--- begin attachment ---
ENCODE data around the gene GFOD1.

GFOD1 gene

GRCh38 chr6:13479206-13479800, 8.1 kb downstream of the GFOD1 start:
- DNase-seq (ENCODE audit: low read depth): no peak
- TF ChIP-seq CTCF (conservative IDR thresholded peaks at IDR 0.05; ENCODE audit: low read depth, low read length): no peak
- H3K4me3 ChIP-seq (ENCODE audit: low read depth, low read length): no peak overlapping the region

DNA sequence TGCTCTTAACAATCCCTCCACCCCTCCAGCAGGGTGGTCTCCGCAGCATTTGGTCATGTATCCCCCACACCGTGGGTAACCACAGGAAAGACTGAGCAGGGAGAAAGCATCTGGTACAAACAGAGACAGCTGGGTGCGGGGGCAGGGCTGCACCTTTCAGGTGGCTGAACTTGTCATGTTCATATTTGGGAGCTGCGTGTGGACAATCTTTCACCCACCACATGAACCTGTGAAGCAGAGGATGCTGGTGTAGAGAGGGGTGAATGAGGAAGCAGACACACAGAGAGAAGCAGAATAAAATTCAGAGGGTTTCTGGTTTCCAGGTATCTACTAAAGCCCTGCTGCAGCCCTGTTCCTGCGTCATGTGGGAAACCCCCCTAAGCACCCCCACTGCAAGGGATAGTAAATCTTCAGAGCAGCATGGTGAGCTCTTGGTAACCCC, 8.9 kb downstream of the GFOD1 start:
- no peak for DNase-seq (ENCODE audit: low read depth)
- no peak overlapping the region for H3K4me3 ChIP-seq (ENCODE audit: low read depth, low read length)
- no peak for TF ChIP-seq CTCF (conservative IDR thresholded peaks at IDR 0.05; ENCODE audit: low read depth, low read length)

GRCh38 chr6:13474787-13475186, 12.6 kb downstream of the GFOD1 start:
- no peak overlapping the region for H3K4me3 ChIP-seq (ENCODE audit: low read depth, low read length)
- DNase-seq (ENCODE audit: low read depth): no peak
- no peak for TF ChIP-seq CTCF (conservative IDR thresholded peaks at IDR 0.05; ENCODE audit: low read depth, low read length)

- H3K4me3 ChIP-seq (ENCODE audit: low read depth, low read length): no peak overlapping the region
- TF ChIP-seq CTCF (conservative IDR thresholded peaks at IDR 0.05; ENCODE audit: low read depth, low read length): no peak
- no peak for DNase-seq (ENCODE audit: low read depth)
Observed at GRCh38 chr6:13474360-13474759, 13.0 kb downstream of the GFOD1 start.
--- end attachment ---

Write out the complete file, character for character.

ENCODE data around the gene GFOD1.

GFOD1 gene

GRCh38 chr6:13479206-13479800, 8.1 kb downstream of the GFOD1 start:
- DNase-seq (ENCODE audit: low read depth): no peak
- TF ChIP-seq CTCF (conservative IDR thresholded peaks at IDR 0.05; ENCODE audit: low read depth, low read length): no peak
- H3K4me3 ChIP-seq (ENCODE audit: low read depth, low read length): no peak overlapping the region

DNA sequence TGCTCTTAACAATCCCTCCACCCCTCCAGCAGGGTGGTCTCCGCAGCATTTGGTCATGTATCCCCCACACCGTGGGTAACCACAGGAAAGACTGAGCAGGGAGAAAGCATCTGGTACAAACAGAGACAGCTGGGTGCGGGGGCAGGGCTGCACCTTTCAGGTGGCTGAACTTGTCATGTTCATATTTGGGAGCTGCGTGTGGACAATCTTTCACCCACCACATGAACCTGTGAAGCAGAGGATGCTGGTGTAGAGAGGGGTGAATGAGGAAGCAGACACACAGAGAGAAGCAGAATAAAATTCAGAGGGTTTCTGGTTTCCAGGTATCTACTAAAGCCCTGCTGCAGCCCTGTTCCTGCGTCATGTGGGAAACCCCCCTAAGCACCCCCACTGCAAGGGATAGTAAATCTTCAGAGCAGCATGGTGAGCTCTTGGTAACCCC, 8.9 kb downstream of the GFOD1 start:
- no peak for DNase-seq (ENCODE audit: low read depth)
- no peak overlapping the region for H3K4me3 ChIP-seq (ENCODE audit: low read depth, low read length)
- no peak for TF ChIP-seq CTCF (conservative IDR thresholded peaks at IDR 0.05; ENCODE audit: low read depth, low read length)

GRCh38 chr6:13474787-13475186, 12.6 kb downstream of the GFOD1 start:
- no peak overlapping the region for H3K4me3 ChIP-seq (ENCODE audit: low read depth, low read length)
- DNase-seq (ENCODE audit: low read depth): no peak
- no peak for TF ChIP-seq CTCF (conservative IDR thresholded peaks at IDR 0.05; ENCODE audit: low read depth, low read length)

- H3K4me3 ChIP-seq (ENCODE audit: low read depth, low read length): no peak overlapping the region
- TF ChIP-seq CTCF (conservative IDR thresholded peaks at IDR 0.05; ENCODE audit: low read depth, low read length): no peak
- no peak for DNase-seq (ENCODE audit: low read depth)
Observed at GRCh38 chr6:13474360-13474759, 13.0 kb downstream of the GFOD1 start.